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J Travel Med. 2005 Jul-Aug;12(4):173-9.

Outbreak of travel-related pontiac fever among hotel guests illustrating the need for better diagnostic tests.

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Illinois Department of Public Health, Chicago, IL, USA.



Pontiac fever (PF), a legionellosis with influenza-like symptoms and high attack rates, is rarely reported. Travel-related outbreaks can elude detection because infected persons are often widely removed geographically from the transmission source before illness onset. Thirty-one persons staying at an Illinois hotel during August 9 to 11, 2002, reported influenza-like symptoms to local health departments within 24 to 48 hours of checkout. We investigated to identify the cause and source of illness to guide control measures.


Hotel water samples were collected for culture. A telephone questionnaire detailing illness symptoms and exposures was administered to all who were guests at the hotel from August 9 to 15 (n = 380). A case was defined as onset of fever, headache, and myalgia in a guest in the 14 days following the hotel stay. Patient sera were tested by hemagglutination assay for antibodies to Legionella species.


Among 204 questionnaire respondents from 15 states and Canada, 50 met the case definition. Among persons exposed to the swimming pool/whirlpool spa area, 63% (47 of 75) became ill versus 3% (3 of 110) of unexposed persons (relative risk 23.0, 95% CI 7.4-71.1). Illness risk increased with increasing time exposed to the pool/spa. Approximately 95 to 115 bathers per day, two to three times above the usual number, used the spa during August 9 to 11. Three Legionella species, L. dumoffii, L. maceachernii, and L. micdadei, were isolated from spa filter backwash cultures. Two of 15 ill persons with acute- and convalescent-phase sera had a greater than fourfold rise in antibody titer to L. micdadei.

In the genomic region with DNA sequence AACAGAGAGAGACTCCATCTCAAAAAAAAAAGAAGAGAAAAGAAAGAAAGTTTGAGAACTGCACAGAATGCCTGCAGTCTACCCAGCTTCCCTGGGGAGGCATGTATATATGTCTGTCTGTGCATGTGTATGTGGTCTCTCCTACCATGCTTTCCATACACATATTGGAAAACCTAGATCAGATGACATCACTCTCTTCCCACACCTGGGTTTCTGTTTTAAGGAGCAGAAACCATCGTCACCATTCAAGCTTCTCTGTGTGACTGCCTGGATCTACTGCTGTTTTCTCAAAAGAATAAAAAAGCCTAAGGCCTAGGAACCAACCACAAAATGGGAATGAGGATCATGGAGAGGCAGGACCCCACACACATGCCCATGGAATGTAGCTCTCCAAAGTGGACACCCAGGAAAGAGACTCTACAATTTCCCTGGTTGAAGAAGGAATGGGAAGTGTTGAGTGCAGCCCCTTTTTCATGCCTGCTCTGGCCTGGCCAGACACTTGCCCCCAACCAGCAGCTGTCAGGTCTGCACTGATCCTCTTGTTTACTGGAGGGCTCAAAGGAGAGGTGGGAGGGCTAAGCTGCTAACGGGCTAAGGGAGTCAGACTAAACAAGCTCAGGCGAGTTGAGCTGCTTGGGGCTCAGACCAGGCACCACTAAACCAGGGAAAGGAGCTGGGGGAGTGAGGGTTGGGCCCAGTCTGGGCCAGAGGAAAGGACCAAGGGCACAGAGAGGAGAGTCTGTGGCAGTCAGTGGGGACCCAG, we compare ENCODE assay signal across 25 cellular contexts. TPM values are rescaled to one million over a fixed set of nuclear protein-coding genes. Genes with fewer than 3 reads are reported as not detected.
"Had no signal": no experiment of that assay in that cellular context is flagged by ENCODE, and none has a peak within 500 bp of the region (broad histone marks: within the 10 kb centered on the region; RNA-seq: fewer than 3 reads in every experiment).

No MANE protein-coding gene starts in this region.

PF was associated with exposure to a hotel pool/spa area. Heavy bather usage likely contributed to a decreased effectiveness of the disinfectant in the whirlpool spa, possibly promoting bacterial aerosolization. Linking case information from many states is essential in identifying and eliminating the source of disease transmission in travel-related outbreaks of PF. Clinicians should be aware of PF in the differential diagnosis of patients with influenza-like symptoms following recent travel, particularly with exposure to a communal-use whirlpool spa.

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